New Roadside Solicitation Rules in DurhamNew Roadside Solicitation Rules in Durham
Effective January 16, 2013
The City of Durham recently changed the rules for solicitation on streets in the city's corporate limits. For purposes of the new rules, solicitation means asking for money, food or other products and selling of newspapers and other First-Amendment protected goods. Key changes are: Effective January 16, permits from the City are no longer required, and types of locations from which solicitations can be made have changed for the safety of solicitors and motorists.
Here are some answers to questions you might have about Durham's revised rules.
1. Can I still solicit from motor vehicles, including cars, on streets or highways in the city?
Yes, but there are limitations. First, as long as you're not impeding traffic, solicitation is allowed on "non-busy" ;* streets such as those in neighborhoods. However, for safety reasons, solicitation is now subject to new rules on "busy" * streets:
• Streets must be one-way only and not an entrance or exit ramp.
• The solicitor must be on a paved sidewalk, NOT a median or grassy area.
• Transactions must be with a passenger, NOT the driver, and ONLY on the right-hand or passenger side of the car. The solicitor may leave the paved sidewalk to go to the passenger side of a car.
• The transaction must be started and completed while the car is stopped at a red light or stop sign so as not to impede traffic.
2. Can I walk between lanes of traffic that is already stopped to ask for money or sell newspapers?
Not if the car is on a "busy" street. In that case, the car must be in the right- hand lane, and the solicitor cannot go to the driver's side.
3. How about medians?
No person may stand on a median (unless just pausing to get safely from one side of the road to the other). This applies to all streets, both "busy" and "non-busy. "
4. What about advertising done from a street to attract customers to a business located in a building?
This kind of advertising, such as holding going-out-of- business signs, may be done along all streets. If it is a "busy" street, the person holding the sign must stand on a paved sidewalk, or be farther from the roadway than the sidewalk. The sign ordinance also may restrict signage.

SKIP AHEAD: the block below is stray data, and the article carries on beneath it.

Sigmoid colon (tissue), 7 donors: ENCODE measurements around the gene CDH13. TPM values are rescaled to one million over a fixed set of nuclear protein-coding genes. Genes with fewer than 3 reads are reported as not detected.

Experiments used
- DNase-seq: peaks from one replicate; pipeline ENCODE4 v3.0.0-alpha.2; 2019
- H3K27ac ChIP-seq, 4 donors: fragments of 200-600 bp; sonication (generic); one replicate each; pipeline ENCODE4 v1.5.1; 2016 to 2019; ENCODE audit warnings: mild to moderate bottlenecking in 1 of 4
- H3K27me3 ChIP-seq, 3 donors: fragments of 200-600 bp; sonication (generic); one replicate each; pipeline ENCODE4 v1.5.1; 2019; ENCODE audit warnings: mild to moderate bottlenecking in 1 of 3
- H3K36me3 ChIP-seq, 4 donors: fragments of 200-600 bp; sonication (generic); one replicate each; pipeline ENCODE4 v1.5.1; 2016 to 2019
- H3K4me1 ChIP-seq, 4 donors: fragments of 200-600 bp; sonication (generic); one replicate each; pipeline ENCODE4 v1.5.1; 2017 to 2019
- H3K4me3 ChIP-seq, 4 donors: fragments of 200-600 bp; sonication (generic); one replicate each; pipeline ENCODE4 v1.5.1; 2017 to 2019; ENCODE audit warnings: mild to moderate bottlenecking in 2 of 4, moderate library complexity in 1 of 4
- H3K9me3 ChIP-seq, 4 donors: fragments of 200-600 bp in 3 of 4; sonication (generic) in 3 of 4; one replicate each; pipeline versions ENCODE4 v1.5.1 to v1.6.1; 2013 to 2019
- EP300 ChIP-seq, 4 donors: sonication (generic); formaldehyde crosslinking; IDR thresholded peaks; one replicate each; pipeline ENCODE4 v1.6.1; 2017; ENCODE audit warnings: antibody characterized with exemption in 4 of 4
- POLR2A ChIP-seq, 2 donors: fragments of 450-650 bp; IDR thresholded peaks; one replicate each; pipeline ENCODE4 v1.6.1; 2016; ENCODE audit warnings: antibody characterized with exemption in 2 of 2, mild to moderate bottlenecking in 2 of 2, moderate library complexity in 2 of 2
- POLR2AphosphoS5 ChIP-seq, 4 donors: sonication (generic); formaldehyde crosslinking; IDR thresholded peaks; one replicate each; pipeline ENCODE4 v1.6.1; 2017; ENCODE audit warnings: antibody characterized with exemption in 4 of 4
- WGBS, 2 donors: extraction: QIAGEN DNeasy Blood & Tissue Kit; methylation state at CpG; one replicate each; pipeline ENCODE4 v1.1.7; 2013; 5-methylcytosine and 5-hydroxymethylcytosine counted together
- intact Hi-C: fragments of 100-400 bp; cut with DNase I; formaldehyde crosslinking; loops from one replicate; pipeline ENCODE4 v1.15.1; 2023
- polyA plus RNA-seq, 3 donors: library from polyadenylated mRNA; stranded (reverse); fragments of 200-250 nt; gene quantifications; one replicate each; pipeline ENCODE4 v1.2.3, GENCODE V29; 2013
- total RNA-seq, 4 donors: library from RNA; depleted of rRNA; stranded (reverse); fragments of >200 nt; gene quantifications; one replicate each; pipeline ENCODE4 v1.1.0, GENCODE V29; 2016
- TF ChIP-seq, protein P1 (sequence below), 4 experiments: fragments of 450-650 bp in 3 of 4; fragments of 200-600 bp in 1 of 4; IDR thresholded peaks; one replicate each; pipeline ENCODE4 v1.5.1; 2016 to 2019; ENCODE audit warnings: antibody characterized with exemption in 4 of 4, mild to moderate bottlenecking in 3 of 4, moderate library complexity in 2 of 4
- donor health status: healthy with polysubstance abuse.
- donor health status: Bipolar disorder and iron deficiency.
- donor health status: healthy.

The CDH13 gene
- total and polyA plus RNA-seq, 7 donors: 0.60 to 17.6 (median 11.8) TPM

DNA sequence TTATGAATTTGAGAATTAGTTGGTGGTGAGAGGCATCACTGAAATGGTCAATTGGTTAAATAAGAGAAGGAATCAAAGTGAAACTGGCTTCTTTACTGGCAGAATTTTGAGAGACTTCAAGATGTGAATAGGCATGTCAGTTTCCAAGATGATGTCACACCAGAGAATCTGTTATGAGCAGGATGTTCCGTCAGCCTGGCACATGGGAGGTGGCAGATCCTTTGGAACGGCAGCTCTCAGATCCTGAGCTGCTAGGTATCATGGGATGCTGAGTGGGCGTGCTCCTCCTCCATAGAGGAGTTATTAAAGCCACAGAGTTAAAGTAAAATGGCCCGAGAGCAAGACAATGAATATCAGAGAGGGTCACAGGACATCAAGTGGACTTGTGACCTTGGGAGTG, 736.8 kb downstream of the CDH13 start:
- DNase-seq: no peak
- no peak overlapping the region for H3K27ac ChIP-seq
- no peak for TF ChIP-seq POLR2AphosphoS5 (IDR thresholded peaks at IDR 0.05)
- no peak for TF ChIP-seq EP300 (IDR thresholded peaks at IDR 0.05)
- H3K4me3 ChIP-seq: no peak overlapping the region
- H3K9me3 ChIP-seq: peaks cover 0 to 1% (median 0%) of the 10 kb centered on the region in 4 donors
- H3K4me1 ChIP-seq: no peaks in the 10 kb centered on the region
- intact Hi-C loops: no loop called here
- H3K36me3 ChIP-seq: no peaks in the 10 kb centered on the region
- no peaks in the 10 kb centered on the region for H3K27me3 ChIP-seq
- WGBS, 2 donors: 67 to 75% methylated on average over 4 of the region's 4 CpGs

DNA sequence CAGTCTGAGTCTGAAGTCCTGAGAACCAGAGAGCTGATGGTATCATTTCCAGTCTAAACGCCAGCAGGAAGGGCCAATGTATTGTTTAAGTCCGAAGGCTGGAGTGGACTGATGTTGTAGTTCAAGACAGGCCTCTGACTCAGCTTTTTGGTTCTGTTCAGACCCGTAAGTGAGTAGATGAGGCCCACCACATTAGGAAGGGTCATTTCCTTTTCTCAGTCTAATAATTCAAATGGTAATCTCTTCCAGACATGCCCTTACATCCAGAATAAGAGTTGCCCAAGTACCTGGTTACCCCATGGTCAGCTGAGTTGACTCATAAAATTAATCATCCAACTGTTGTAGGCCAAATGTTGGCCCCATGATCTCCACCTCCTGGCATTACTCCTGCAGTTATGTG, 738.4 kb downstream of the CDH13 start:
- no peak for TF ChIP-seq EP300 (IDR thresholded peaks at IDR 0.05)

5. What about political activities?
The solicitation rules do not apply to persons simply holding signs referring to a political matter. But, solicitors asking for money or handing out brochures must follow the rules summarized in this fact sheet.
6. What other restrictions are there on "busy" streets?
• No pets are allowed to accompany solicitors, unless they are service animals.
• Solicitors MUST wear reflective vests, kept clean and in good condition. The vest must be "Class II or Class III ANSI 107-2004."
• Solicitors may only solicit during daylight.
• Solicitors MUST clean up and remove their property from the site any time they leave.
• Only newspapers, magazines or other First Amendment-protected items may be sold.
• Signs are limited in size (no larger than 2 feet in any dimension), and cannot be lighted or animated.
• Solicitations cannot be done in work zones or within 100 feet of a bridge.
7. Do I need to come to City Hall before soliciting?
Permits are no longer required for any of the above activities. However, anyone selling -- whether on roadways or elsewhere -- must pay the business tax (privilege license tax), which can be done on the first floor of City Hall. Those who only ask for money and are not selling do not need to pay the business tax.
8. Why were the changes made?
Safety of solicitors and motorists was the primary purpose for changes to the rules.
9. If I have questions?
More details are contained in the new revised roadway solicitation ordinance, as adopted by the Durham City Council. Questions should be directed to Richard Weintraub in the Office of the City Attorney at (919) 560-4158 ext. 13242, or richard.weintraub@ durhamnc. gov. If you email, please include "roadways" ; in the subject line. For sign ordinance questions, contact the City-County Planning Department at (919) 560-4137 ext. 28214 (Harold Smith), or ext. 28252 (Dennis Doty, CZO), or email planning@durhamnc. gov.
*"Busy" streets are U. S. highways, State roads and highways, streets and highways with a speed limit of 35 MPH or more, streets and highways with more than two designated travel lanes, streets and highways with a median, and one-way streets. "Non-busy" ; streets are the rest of the streets located in the city limits.
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